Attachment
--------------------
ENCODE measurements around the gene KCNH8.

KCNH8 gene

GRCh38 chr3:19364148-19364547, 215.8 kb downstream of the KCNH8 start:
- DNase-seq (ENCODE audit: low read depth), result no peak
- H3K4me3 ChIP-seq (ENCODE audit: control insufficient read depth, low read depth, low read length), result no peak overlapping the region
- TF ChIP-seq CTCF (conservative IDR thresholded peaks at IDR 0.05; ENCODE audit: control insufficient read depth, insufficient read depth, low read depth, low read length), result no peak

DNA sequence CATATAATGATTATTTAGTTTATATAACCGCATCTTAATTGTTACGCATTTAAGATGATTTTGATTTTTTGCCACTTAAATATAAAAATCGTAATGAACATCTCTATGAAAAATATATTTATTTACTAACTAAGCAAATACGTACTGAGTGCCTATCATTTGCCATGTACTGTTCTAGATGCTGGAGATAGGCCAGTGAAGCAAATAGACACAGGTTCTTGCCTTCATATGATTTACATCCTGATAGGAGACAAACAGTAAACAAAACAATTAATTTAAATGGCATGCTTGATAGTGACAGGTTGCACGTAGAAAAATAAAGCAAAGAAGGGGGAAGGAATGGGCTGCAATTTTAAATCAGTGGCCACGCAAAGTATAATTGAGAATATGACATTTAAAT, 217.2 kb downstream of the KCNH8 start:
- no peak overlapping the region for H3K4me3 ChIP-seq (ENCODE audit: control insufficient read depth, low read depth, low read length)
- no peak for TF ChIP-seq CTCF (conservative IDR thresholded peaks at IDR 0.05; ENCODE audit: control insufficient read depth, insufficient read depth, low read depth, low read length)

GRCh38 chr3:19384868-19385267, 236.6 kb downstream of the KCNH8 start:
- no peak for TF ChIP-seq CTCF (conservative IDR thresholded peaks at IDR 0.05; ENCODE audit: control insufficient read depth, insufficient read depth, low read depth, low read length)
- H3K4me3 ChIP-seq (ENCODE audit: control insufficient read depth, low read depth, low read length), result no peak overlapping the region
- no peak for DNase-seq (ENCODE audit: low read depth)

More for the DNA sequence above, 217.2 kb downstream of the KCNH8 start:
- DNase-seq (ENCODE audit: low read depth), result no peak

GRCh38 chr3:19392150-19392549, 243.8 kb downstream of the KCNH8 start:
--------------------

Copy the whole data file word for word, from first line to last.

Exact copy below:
ENCODE measurements around the gene KCNH8.

KCNH8 gene

GRCh38 chr3:19364148-19364547, 215.8 kb downstream of the KCNH8 start:
- DNase-seq (ENCODE audit: low read depth), result no peak
- H3K4me3 ChIP-seq (ENCODE audit: control insufficient read depth, low read depth, low read length), result no peak overlapping the region
- TF ChIP-seq CTCF (conservative IDR thresholded peaks at IDR 0.05; ENCODE audit: control insufficient read depth, insufficient read depth, low read depth, low read length), result no peak

DNA sequence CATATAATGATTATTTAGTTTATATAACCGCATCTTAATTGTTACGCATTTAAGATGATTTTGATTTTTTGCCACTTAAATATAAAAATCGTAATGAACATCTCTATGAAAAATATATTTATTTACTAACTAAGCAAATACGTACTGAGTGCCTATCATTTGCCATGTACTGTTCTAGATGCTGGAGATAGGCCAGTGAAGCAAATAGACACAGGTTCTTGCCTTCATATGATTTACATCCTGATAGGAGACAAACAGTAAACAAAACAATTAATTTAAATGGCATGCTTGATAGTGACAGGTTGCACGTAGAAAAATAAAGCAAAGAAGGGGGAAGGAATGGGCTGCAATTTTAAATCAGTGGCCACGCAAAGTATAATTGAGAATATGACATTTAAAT, 217.2 kb downstream of the KCNH8 start:
- no peak overlapping the region for H3K4me3 ChIP-seq (ENCODE audit: control insufficient read depth, low read depth, low read length)
- no peak for TF ChIP-seq CTCF (conservative IDR thresholded peaks at IDR 0.05; ENCODE audit: control insufficient read depth, insufficient read depth, low read depth, low read length)

GRCh38 chr3:19384868-19385267, 236.6 kb downstream of the KCNH8 start:
- no peak for TF ChIP-seq CTCF (conservative IDR thresholded peaks at IDR 0.05; ENCODE audit: control insufficient read depth, insufficient read depth, low read depth, low read length)
- H3K4me3 ChIP-seq (ENCODE audit: control insufficient read depth, low read depth, low read length), result no peak overlapping the region
- no peak for DNase-seq (ENCODE audit: low read depth)

More for the DNA sequence above, 217.2 kb downstream of the KCNH8 start:
- DNase-seq (ENCODE audit: low read depth), result no peak

GRCh38 chr3:19392150-19392549, 243.8 kb downstream of the KCNH8 start: